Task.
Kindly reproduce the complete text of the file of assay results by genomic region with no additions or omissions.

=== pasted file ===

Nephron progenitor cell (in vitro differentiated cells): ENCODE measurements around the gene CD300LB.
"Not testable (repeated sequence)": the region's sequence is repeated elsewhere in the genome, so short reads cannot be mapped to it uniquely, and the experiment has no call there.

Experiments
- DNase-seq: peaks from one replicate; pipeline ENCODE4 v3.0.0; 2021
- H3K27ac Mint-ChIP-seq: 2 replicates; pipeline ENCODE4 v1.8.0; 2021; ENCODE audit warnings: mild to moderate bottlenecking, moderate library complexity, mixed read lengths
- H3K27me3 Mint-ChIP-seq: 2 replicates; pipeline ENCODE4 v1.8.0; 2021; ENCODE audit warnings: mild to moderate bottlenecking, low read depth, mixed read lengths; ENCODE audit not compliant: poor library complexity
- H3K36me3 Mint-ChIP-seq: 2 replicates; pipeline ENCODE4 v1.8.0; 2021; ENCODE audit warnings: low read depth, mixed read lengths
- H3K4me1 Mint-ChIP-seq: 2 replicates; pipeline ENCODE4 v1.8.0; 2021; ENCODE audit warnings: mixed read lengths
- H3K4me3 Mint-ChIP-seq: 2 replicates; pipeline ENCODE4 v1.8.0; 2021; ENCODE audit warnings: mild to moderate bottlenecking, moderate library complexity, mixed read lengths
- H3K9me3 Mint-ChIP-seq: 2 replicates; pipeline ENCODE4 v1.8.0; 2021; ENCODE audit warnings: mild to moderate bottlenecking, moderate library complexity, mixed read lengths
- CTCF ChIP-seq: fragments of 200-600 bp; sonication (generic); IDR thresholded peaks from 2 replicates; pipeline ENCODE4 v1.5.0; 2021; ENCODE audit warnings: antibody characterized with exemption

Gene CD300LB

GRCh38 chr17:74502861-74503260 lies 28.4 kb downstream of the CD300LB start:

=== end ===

Nephron progenitor cell (in vitro differentiated cells): ENCODE measurements around the gene CD300LB.
"Not testable (repeated sequence)": the region's sequence is repeated elsewhere in the genome, so short reads cannot be mapped to it uniquely, and the experiment has no call there.

Experiments
- DNase-seq: peaks from one replicate; pipeline ENCODE4 v3.0.0; 2021
- H3K27ac Mint-ChIP-seq: 2 replicates; pipeline ENCODE4 v1.8.0; 2021; ENCODE audit warnings: mild to moderate bottlenecking, moderate library complexity, mixed read lengths
- H3K27me3 Mint-ChIP-seq: 2 replicates; pipeline ENCODE4 v1.8.0; 2021; ENCODE audit warnings: mild to moderate bottlenecking, low read depth, mixed read lengths; ENCODE audit not compliant: poor library complexity
- H3K36me3 Mint-ChIP-seq: 2 replicates; pipeline ENCODE4 v1.8.0; 2021; ENCODE audit warnings: low read depth, mixed read lengths
- H3K4me1 Mint-ChIP-seq: 2 replicates; pipeline ENCODE4 v1.8.0; 2021; ENCODE audit warnings: mixed read lengths
- H3K4me3 Mint-ChIP-seq: 2 replicates; pipeline ENCODE4 v1.8.0; 2021; ENCODE audit warnings: mild to moderate bottlenecking, moderate library complexity, mixed read lengths
- H3K9me3 Mint-ChIP-seq: 2 replicates; pipeline ENCODE4 v1.8.0; 2021; ENCODE audit warnings: mild to moderate bottlenecking, moderate library complexity, mixed read lengths
- CTCF ChIP-seq: fragments of 200-600 bp; sonication (generic); IDR thresholded peaks from 2 replicates; pipeline ENCODE4 v1.5.0; 2021; ENCODE audit warnings: antibody characterized with exemption

Gene CD300LB

GRCh38 chr17:74502861-74503260 lies 28.4 kb downstream of the CD300LB start: